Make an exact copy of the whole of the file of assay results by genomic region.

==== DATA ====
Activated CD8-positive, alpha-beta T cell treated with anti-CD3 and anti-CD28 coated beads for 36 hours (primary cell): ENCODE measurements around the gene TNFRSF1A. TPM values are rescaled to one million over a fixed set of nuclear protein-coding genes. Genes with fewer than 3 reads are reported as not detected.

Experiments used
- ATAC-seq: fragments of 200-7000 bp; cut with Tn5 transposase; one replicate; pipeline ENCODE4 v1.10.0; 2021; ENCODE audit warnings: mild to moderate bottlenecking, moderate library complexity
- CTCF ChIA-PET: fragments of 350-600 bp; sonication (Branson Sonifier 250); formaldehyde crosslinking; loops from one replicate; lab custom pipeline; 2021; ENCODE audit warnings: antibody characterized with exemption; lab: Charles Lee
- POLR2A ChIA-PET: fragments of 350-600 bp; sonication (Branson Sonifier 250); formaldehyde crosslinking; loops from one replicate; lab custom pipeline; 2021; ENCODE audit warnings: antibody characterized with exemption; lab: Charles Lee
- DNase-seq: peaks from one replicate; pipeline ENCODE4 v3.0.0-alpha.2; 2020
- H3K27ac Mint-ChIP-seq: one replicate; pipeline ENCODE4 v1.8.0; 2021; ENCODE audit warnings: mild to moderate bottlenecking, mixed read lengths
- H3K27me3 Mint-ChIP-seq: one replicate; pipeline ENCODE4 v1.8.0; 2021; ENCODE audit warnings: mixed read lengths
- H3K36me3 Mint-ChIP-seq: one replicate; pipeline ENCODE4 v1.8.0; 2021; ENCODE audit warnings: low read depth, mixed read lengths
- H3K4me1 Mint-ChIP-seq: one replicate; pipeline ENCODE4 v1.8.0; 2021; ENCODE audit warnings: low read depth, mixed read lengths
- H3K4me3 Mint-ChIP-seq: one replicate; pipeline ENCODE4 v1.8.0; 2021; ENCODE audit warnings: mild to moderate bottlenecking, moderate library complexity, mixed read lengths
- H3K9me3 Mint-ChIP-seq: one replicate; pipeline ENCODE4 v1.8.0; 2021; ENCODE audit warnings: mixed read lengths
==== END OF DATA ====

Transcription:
Activated CD8-positive, alpha-beta T cell treated with anti-CD3 and anti-CD28 coated beads for 36 hours (primary cell): ENCODE measurements around the gene TNFRSF1A. TPM values are rescaled to one million over a fixed set of nuclear protein-coding genes. Genes with fewer than 3 reads are reported as not detected.

Experiments used
- ATAC-seq: fragments of 200-7000 bp; cut with Tn5 transposase; one replicate; pipeline ENCODE4 v1.10.0; 2021; ENCODE audit warnings: mild to moderate bottlenecking, moderate library complexity
- CTCF ChIA-PET: fragments of 350-600 bp; sonication (Branson Sonifier 250); formaldehyde crosslinking; loops from one replicate; lab custom pipeline; 2021; ENCODE audit warnings: antibody characterized with exemption; lab: Charles Lee
- POLR2A ChIA-PET: fragments of 350-600 bp; sonication (Branson Sonifier 250); formaldehyde crosslinking; loops from one replicate; lab custom pipeline; 2021; ENCODE audit warnings: antibody characterized with exemption; lab: Charles Lee
- DNase-seq: peaks from one replicate; pipeline ENCODE4 v3.0.0-alpha.2; 2020
- H3K27ac Mint-ChIP-seq: one replicate; pipeline ENCODE4 v1.8.0; 2021; ENCODE audit warnings: mild to moderate bottlenecking, mixed read lengths
- H3K27me3 Mint-ChIP-seq: one replicate; pipeline ENCODE4 v1.8.0; 2021; ENCODE audit warnings: mixed read lengths
- H3K36me3 Mint-ChIP-seq: one replicate; pipeline ENCODE4 v1.8.0; 2021; ENCODE audit warnings: low read depth, mixed read lengths
- H3K4me1 Mint-ChIP-seq: one replicate; pipeline ENCODE4 v1.8.0; 2021; ENCODE audit warnings: low read depth, mixed read lengths
- H3K4me3 Mint-ChIP-seq: one replicate; pipeline ENCODE4 v1.8.0; 2021; ENCODE audit warnings: mild to moderate bottlenecking, moderate library complexity, mixed read lengths
- H3K9me3 Mint-ChIP-seq: one replicate; pipeline ENCODE4 v1.8.0; 2021; ENCODE audit warnings: mixed read lengths